That this was a received custom appears not only from the regular wars, carried on by one state against another, the rules observed in which are often named in the manifestoes issued on such occasions: the form of which may be seen in the first book of Livy, where it is said, “I declare war against the ancient nations of the Latins, and likewise against the respective individuals”; and the same writer, in his thirty first book, informs us, that, upon the question being put to the people, they were asked, whether it was their pleasure that war should be declared against Philip, and against the Macedonians, his subjects.—But the same custom also prevailed, even before the commencement of actual and open hostilities between two states, when mutual acts of aggression by the subjects of each power could be regarded as nothing but the eve, and prelude to a declaration of war. The words used by Agesilaus to Pharnabazus will serve to elucidate this point: he said; “While we were friends to the king of Persia, we treated him and his subjects in a friendly manner: now we are enemies, you can expect nothing from us but hostilities. Therefore, Pharnabazus, while you chuse to continue a vassal to the King, we wound him through your sides.”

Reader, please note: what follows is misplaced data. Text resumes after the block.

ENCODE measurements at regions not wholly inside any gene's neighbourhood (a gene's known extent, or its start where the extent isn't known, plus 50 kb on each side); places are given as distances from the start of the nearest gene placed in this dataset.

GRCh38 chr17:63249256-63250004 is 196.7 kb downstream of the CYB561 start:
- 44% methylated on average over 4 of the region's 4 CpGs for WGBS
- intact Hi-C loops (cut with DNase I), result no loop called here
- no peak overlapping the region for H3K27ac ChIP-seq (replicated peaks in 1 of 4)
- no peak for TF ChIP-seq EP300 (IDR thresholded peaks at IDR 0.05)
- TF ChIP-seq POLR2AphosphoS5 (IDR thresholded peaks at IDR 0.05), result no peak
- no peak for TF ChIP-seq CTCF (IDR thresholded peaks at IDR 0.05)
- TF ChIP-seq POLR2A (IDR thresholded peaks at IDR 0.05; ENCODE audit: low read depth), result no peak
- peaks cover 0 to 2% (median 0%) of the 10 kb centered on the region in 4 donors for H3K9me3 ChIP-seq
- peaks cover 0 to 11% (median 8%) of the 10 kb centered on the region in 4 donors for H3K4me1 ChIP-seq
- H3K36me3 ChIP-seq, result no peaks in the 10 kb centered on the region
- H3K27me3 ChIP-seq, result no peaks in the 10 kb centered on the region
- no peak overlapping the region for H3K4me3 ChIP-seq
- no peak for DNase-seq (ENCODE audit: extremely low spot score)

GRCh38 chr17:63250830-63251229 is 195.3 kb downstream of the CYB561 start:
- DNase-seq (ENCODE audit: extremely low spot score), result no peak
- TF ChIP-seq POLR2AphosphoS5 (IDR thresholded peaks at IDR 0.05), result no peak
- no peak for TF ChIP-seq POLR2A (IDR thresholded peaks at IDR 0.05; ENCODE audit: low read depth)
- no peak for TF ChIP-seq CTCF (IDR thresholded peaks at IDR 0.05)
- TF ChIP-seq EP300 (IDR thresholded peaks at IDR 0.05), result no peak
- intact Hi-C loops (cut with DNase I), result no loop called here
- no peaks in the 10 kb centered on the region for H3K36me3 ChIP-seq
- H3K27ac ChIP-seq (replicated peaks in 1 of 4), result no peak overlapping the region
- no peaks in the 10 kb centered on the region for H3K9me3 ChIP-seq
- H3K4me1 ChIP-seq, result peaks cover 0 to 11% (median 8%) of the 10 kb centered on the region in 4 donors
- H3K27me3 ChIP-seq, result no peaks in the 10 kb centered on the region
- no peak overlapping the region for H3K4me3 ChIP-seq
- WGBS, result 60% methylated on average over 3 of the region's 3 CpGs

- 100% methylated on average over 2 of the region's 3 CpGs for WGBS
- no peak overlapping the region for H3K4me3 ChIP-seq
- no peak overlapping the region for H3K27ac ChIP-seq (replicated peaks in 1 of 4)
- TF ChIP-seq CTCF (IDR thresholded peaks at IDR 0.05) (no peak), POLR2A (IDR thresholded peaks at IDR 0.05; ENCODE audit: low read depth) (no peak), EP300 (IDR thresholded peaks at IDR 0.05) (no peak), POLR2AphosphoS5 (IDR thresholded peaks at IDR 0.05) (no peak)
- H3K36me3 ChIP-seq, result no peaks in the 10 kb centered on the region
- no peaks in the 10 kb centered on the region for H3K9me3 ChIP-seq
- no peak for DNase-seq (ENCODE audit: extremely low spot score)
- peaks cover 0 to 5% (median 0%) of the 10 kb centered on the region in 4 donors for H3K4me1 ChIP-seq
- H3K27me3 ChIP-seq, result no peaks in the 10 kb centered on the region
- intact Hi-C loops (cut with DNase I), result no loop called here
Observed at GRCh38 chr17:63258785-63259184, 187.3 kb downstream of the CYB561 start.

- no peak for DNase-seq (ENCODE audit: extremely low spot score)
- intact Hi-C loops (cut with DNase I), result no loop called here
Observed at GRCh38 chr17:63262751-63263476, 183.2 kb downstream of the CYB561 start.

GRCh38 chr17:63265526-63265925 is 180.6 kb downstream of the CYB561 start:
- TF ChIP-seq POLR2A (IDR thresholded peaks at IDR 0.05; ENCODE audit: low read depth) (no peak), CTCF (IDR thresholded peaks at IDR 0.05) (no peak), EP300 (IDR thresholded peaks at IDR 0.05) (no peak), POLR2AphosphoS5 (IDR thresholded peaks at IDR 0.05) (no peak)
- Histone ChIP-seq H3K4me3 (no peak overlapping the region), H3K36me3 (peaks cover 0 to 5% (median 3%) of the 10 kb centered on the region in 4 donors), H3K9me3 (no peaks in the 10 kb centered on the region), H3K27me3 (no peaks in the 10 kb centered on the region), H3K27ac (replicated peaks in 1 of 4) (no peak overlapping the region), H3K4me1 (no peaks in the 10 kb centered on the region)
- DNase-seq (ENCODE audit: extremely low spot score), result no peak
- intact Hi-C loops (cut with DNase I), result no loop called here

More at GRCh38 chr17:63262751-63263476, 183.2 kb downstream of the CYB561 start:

III. The Athenians had a method somewhat like this of seeking redress, which they called [Greek], a seizure of men’s persons, which was laid down in the Attic law in the following terms, “if any one has been murdered in a foreign country, the nearest relatives of the deceased are authorized to seize any three subjects of that country, but not more than three, till the perpetrators of the deed be punished, or at least delivered up to the hands of justice for that purpose.”

    In this case we find that the personal liberty of subjects, which may be considered as a kind of incorporeal right, including the right of residing where they please, or doing whatever they may think proper, is made answerable for the debt of the state, who is bound to punish the criminal acts of her subjects: so that the subjects suffers constraint, till the state has discharged the debt, which it is bound to pay; and by the payment of this debt is meant the punishment of the guilty. For although the Egyptians, as we learn from Diodorus Siculus, maintained that neither the person, nor liberty of any one ought to be bound or constrained for a debt, there is nothing in it repugnant to the law of nature, and by the practice not only of the Greeks, but of other nations, the opposite opinion seems to have been established.